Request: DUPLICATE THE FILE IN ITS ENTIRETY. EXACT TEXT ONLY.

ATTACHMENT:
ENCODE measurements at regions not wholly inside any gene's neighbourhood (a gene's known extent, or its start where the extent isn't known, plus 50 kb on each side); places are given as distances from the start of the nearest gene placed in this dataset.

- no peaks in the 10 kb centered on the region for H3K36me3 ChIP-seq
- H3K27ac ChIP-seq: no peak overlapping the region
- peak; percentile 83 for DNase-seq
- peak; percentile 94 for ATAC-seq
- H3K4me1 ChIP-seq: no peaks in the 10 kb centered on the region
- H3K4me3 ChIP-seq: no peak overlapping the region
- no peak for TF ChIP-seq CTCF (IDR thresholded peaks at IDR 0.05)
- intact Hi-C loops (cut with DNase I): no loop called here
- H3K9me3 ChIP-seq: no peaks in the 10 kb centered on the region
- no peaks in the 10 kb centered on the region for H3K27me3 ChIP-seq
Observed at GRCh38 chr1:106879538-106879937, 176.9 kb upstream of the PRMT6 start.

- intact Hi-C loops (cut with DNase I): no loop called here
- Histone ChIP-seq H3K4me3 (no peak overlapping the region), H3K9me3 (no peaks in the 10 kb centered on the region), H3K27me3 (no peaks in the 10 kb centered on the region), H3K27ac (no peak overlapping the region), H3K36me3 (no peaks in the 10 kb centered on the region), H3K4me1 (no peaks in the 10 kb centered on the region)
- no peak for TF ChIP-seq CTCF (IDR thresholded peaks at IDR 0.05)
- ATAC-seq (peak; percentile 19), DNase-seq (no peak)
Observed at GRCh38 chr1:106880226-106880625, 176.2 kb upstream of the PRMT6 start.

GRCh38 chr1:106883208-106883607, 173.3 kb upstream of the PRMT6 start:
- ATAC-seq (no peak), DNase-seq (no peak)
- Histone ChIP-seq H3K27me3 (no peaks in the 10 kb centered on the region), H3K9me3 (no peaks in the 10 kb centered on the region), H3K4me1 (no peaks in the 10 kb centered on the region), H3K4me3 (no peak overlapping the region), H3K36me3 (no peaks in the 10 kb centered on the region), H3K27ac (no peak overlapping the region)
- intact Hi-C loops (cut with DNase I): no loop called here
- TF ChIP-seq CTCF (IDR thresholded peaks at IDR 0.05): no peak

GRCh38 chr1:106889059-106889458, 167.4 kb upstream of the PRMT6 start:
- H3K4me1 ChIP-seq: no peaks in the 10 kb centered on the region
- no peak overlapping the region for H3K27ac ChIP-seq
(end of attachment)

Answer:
ENCODE measurements at regions not wholly inside any gene's neighbourhood (a gene's known extent, or its start where the extent isn't known, plus 50 kb on each side); places are given as distances from the start of the nearest gene placed in this dataset.

- no peaks in the 10 kb centered on the region for H3K36me3 ChIP-seq
- H3K27ac ChIP-seq: no peak overlapping the region
- peak; percentile 83 for DNase-seq
- peak; percentile 94 for ATAC-seq
- H3K4me1 ChIP-seq: no peaks in the 10 kb centered on the region
- H3K4me3 ChIP-seq: no peak overlapping the region
- no peak for TF ChIP-seq CTCF (IDR thresholded peaks at IDR 0.05)
- intact Hi-C loops (cut with DNase I): no loop called here
- H3K9me3 ChIP-seq: no peaks in the 10 kb centered on the region
- no peaks in the 10 kb centered on the region for H3K27me3 ChIP-seq
Observed at GRCh38 chr1:106879538-106879937, 176.9 kb upstream of the PRMT6 start.

- intact Hi-C loops (cut with DNase I): no loop called here
- Histone ChIP-seq H3K4me3 (no peak overlapping the region), H3K9me3 (no peaks in the 10 kb centered on the region), H3K27me3 (no peaks in the 10 kb centered on the region), H3K27ac (no peak overlapping the region), H3K36me3 (no peaks in the 10 kb centered on the region), H3K4me1 (no peaks in the 10 kb centered on the region)
- no peak for TF ChIP-seq CTCF (IDR thresholded peaks at IDR 0.05)
- ATAC-seq (peak; percentile 19), DNase-seq (no peak)
Observed at GRCh38 chr1:106880226-106880625, 176.2 kb upstream of the PRMT6 start.

GRCh38 chr1:106883208-106883607, 173.3 kb upstream of the PRMT6 start:
- ATAC-seq (no peak), DNase-seq (no peak)
- Histone ChIP-seq H3K27me3 (no peaks in the 10 kb centered on the region), H3K9me3 (no peaks in the 10 kb centered on the region), H3K4me1 (no peaks in the 10 kb centered on the region), H3K4me3 (no peak overlapping the region), H3K36me3 (no peaks in the 10 kb centered on the region), H3K27ac (no peak overlapping the region)
- intact Hi-C loops (cut with DNase I): no loop called here
- TF ChIP-seq CTCF (IDR thresholded peaks at IDR 0.05): no peak

GRCh38 chr1:106889059-106889458, 167.4 kb upstream of the PRMT6 start:
- H3K4me1 ChIP-seq: no peaks in the 10 kb centered on the region
- no peak overlapping the region for H3K27ac ChIP-seq